Baby Gear and Bath Seats
5. Hand-Me-Down Baby Gear
The danger: Used toys and baby equipment may have broken or missing parts, or may not meet current safety regulations. They also usually come without the packaging that gives age recommendations and instructions for safe use. Jamie Schaefer-Wilson, author of The Baby Rules: The Insider's Guide to Raising Your Parents, recalls placing her 12-month-old daughter in a friend's high chair that didn't have the correct safety straps or the bar between her legs. "Before we knew it, she started to slip down, and her head and neck became wedged between the tray and the high chair. Fortunately we caught her in time, or she could have been seriously injured."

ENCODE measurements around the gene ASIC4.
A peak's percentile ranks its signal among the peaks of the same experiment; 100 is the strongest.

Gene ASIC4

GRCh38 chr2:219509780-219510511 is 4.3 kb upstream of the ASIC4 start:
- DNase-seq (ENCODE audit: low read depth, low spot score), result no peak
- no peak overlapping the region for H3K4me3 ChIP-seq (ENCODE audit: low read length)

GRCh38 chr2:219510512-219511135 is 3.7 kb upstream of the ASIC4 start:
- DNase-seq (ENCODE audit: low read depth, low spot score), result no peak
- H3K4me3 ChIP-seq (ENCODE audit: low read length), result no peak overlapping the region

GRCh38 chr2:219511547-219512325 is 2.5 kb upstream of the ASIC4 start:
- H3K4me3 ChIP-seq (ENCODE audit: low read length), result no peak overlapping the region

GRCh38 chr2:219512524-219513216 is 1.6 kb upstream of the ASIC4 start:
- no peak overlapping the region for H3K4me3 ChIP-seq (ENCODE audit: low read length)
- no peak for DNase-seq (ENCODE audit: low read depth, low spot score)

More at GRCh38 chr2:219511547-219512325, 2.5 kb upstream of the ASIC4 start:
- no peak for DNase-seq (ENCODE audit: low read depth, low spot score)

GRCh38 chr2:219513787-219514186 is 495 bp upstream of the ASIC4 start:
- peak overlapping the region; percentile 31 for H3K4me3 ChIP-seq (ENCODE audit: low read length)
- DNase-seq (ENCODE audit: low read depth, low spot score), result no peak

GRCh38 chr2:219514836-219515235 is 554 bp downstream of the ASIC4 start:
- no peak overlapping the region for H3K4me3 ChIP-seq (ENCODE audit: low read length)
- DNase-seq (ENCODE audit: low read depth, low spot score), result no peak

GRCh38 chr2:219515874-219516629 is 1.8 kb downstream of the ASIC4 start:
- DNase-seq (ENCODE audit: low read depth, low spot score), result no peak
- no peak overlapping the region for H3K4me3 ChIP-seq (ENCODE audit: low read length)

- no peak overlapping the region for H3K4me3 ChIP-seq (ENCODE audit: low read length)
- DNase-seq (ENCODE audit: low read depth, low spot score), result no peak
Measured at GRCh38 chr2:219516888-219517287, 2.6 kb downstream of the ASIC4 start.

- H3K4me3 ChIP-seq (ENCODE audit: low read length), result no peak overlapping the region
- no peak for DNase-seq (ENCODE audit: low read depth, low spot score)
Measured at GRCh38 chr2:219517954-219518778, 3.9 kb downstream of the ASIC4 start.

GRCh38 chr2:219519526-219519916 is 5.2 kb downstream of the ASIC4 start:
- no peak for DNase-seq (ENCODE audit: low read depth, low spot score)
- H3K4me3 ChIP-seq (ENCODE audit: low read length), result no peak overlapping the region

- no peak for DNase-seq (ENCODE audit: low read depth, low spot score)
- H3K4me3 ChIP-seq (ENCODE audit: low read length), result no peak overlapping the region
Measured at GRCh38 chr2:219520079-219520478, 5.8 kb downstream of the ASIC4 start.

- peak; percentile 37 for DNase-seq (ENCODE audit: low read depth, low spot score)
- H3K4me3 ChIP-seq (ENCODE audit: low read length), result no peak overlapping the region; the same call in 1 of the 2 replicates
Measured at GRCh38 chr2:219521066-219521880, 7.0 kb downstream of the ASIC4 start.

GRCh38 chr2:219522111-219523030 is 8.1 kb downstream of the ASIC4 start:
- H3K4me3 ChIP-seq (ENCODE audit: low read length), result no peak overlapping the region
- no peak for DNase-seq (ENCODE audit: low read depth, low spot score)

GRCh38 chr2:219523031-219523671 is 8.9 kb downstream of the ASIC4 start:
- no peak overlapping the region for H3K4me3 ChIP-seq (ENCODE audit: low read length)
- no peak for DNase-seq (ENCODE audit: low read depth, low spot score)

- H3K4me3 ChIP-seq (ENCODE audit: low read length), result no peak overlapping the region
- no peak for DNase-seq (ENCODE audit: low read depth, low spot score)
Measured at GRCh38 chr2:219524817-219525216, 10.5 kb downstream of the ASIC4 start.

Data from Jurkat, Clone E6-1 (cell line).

Safe strategy: Before using old toys, high chairs, swings, or other hand-me-downs or secondhand items, carefully inspect them for damaged or missing parts. Make sure that strings, straps, and cords are no longer than 7 inches. Visit cpsc.gov to find out whether the item has been recalled and to check it against current safety standards. Don't let your child play with decades-old metal or painted toys, which may contain poisonous lead.
6. Bath Seats and Rings
The danger: Bath seats and rings help a baby sit up in the tub, but they can be a drowning hazard if you leave your baby alone for even a few seconds. The suction cups on the bottom can suddenly release and allow her to tip over, or she can slide between the legs and become trapped underwater. Between 1983 and 2003, 106 babies drowned because they were left unattended in bath rings or seats, according to the CPSC.
Safe strategy: Don't let bath seats or rings give you a false sense of security. Always stay within arm's reach when your baby's in the tub, and make sure her other caregivers do the same. "Bath seats and rings are not safety devices," Dr. Manno says.